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Alicia Bárcena: The Region has the Institutional Architecture Needed to Support the Post-2015 Agenda

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6 May 2015|Press Release

ECLAC’s Executive Secretary participated in New York in a high-level thematic debate about cooperation between the UN and regional and sub-regional organizations.


ECLAC's Executive Secretary Alicia Bárcena (seated, left), during the opening segment of the debate, in which the UN Secretary-General, Ban Ki-moon, took part.
ECLAC's Executive Secretary Alicia Bárcena (seated, left), during the opening segment of the debate, in which the UN Secretary-General, Ban Ki-moon, took part.
Photo: UN Photo/Evan Schneider.

Latin America and the Caribbean has a regional and sub-regional institutional architecture that can bolster implementation, follow-up and accountability for the new post-2015 development agenda, and which enjoys the support of the Economic Commission for Latin America and the Caribbean (ECLAC), the organization’s Executive Secretary, Alicia Bárcena, stated during a high-level debate held in New York.

That institutional architecture—which includes organizations for integration, development banks and ECLAC’s subsidiary bodies—has been maturing and has become highly complementary, Alicia Bárcena said at the High-level thematic debate on strengthening cooperation between the United Nations and regional and sub-regional organizations, which took place on Monday, May 4 at UN headquarters.

ECLAC’s most senior representative indicated that intergovernmental institutions focused on integration have shown that they want to speak in unison on behalf of Latin America and the Caribbean in discussions on the biggest global issues and in dialogue with other countries and regions. She highlighted the role played by blocs such as the Union of South American Nations (UNASUR) and the Community of Latin American and Caribbean States (CELAC), with which ECLAC has worked closely.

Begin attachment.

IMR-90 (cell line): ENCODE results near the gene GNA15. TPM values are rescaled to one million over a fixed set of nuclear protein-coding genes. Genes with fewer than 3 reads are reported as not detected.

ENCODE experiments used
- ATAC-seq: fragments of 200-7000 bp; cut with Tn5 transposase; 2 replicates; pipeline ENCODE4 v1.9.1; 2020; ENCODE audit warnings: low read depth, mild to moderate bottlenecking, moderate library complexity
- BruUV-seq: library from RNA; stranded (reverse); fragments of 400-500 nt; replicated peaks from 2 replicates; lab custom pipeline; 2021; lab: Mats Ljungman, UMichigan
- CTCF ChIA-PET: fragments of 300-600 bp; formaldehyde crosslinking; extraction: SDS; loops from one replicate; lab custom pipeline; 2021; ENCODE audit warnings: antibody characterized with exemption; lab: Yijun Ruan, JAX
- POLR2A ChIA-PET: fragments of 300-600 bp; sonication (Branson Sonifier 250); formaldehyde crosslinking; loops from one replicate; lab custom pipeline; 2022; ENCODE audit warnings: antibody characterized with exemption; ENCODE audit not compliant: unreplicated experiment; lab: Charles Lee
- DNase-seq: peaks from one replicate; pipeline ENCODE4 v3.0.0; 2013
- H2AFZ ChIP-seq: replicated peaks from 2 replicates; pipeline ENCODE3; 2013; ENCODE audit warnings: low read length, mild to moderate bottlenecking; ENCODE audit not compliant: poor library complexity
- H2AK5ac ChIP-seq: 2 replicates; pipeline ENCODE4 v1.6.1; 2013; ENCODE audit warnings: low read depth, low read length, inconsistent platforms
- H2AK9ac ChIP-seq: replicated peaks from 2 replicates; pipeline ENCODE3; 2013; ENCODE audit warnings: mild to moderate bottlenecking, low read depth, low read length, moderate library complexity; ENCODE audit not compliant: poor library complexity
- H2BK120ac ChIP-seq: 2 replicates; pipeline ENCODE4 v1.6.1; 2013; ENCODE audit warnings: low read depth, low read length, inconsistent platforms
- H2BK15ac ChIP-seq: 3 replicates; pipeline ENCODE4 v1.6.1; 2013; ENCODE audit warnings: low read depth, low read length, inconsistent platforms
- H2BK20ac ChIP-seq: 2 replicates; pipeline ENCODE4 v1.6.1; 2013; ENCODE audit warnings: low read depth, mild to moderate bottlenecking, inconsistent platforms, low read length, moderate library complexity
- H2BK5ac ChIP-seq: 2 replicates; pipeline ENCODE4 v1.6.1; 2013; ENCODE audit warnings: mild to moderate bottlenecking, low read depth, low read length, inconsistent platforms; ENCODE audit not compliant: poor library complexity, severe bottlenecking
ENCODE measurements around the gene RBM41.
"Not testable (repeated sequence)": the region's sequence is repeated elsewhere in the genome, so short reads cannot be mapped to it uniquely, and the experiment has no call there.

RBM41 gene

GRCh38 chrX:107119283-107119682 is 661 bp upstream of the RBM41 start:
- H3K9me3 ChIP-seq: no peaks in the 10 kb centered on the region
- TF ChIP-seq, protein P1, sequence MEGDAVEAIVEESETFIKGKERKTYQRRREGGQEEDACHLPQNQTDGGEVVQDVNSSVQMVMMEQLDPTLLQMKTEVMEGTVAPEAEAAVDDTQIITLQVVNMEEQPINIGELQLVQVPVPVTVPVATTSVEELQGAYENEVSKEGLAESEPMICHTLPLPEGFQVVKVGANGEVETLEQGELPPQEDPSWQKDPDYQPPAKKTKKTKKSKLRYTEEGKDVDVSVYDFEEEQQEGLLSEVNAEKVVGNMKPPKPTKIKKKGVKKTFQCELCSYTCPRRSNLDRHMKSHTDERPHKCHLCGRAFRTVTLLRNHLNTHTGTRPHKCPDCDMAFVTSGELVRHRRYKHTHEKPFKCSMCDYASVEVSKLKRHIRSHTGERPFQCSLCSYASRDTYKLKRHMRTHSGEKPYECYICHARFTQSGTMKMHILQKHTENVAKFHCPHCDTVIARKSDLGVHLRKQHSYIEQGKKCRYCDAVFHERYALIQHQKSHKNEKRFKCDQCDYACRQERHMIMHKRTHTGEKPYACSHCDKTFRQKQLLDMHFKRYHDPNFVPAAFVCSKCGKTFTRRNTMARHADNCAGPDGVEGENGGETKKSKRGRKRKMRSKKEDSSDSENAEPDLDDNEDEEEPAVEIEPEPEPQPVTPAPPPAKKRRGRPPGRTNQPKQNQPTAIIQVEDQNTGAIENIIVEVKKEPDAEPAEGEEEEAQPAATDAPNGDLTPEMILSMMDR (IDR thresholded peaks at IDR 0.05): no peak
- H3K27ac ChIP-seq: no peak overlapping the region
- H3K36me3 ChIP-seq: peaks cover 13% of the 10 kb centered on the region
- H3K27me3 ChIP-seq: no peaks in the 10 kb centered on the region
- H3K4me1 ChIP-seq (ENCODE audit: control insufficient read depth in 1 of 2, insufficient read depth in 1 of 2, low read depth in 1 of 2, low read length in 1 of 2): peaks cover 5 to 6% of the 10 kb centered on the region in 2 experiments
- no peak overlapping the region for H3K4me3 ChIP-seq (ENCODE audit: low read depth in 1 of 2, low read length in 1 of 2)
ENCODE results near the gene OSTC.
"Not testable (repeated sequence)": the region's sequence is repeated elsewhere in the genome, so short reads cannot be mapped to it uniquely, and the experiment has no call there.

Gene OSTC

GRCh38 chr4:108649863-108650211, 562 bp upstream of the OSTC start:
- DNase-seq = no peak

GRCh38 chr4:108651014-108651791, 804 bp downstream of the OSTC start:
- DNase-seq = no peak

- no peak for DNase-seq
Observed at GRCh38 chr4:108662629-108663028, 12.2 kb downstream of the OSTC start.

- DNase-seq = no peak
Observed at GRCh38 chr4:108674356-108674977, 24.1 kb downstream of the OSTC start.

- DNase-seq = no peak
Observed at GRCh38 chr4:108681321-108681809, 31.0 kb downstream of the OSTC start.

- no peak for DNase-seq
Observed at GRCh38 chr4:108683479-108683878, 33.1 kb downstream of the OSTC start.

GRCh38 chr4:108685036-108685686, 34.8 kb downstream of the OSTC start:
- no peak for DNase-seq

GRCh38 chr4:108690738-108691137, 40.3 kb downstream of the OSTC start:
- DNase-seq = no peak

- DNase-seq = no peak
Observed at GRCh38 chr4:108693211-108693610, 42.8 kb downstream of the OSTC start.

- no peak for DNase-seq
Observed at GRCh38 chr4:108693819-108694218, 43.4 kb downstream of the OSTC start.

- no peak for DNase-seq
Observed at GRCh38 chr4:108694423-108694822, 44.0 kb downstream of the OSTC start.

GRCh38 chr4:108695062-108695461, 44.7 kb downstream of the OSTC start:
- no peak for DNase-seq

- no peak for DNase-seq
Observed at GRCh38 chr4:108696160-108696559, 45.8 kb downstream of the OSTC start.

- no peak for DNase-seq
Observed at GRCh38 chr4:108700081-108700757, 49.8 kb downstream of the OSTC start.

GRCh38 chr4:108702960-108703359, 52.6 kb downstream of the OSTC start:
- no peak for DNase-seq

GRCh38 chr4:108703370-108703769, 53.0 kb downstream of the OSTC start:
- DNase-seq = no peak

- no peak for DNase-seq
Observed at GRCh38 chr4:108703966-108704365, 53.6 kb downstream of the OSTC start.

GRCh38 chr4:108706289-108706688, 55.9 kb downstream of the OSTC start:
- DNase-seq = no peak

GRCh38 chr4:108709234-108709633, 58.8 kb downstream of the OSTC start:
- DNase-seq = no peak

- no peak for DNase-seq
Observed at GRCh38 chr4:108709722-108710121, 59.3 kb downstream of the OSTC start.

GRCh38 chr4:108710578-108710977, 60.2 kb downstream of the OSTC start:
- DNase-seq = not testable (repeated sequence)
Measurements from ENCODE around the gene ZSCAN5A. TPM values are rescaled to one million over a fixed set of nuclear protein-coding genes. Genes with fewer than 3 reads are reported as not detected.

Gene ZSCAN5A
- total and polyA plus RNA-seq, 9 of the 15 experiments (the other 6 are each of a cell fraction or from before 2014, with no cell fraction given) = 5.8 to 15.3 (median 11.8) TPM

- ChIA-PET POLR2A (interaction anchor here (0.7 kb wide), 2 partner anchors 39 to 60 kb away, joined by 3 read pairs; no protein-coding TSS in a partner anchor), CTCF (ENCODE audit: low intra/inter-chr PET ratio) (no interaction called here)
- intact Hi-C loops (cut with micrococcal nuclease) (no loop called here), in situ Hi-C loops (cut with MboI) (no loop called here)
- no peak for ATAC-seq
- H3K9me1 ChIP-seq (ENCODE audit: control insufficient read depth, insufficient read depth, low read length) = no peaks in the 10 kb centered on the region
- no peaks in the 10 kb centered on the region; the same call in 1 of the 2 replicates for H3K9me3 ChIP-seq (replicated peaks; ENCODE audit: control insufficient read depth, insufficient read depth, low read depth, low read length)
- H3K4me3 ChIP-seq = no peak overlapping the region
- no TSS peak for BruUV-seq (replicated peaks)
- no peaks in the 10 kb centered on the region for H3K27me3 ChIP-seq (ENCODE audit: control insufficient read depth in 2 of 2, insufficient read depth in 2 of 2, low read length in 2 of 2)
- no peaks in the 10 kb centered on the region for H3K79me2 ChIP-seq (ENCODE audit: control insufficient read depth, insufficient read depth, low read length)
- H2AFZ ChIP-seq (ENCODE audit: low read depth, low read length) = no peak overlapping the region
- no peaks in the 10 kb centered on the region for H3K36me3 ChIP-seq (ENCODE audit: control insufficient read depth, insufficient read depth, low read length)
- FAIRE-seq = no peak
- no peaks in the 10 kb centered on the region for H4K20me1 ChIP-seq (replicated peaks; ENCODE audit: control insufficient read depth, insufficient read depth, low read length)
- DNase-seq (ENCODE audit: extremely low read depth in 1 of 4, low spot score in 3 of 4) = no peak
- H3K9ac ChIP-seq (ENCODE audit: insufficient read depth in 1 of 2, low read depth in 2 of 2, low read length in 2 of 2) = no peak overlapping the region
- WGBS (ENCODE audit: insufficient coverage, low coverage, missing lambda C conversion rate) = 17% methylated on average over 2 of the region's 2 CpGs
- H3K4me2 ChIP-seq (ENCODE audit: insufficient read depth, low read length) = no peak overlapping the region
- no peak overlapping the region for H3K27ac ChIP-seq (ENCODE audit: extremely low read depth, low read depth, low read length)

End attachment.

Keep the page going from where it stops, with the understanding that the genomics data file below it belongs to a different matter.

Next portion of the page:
Alicia Bárcena also pointed to the work that regional development banks can carry out in key areas like infrastructure, transportation, industry and renewable energy.

“At ECLAC we see the collaboration of the United Nations system with all of these entities as a strategic factor,” the Executive Secretary emphasized.

Bárcena also recounted that ECLAC has supported the region’s countries in numerous intergovernmental debates related to the post-2015 agenda, on matters such as monitoring and accountability, and on financing for development and the mobilization of internal and external resources, with this last issue addressed in preparation for the Third International Conference on Financing for Development, which will be held in Addis Ababa in July.

During this event, she made reference to the need to strengthen regional cooperation on fiscal matters and take measures to impede illicit flows, which in Latin America and the Caribbean amount to 150 billion dollars—a figure that doubles the income from remittances (about 63 billion dollars) and is fifteen times greater than the amount of official development aid (about 10 billion dollars).

In addition, the Executive Secretary contended that it is crucial for officials to put to good use the subsidiary bodies that work within ECLAC, which bring together government officials from the region specializing in areas such as statistics, finances, planning and science and technology, and which have the technical support of this regional UN commission.

“Through the post-2015 agenda, the United Nations has a historic opportunity to lead this process, establishing a sustainable vision of development that can be implemented with renewed policies and governance mechanisms and a new State-market-society balance, consolidating its alliances and its collaboration with regional and sub-regional actors,” Alicia Bárcena stated.

The senior United Nations official added that the region is at a crossroads, because it has made significant progress on social matters in recent years, allowing nearly 58 million people to get out of poverty between 2002 and 2014. Now it faces the challenge of maintaining these achievements in an adverse economic context, characterized by the end of the cycle of high commodities prices and low-cost financing.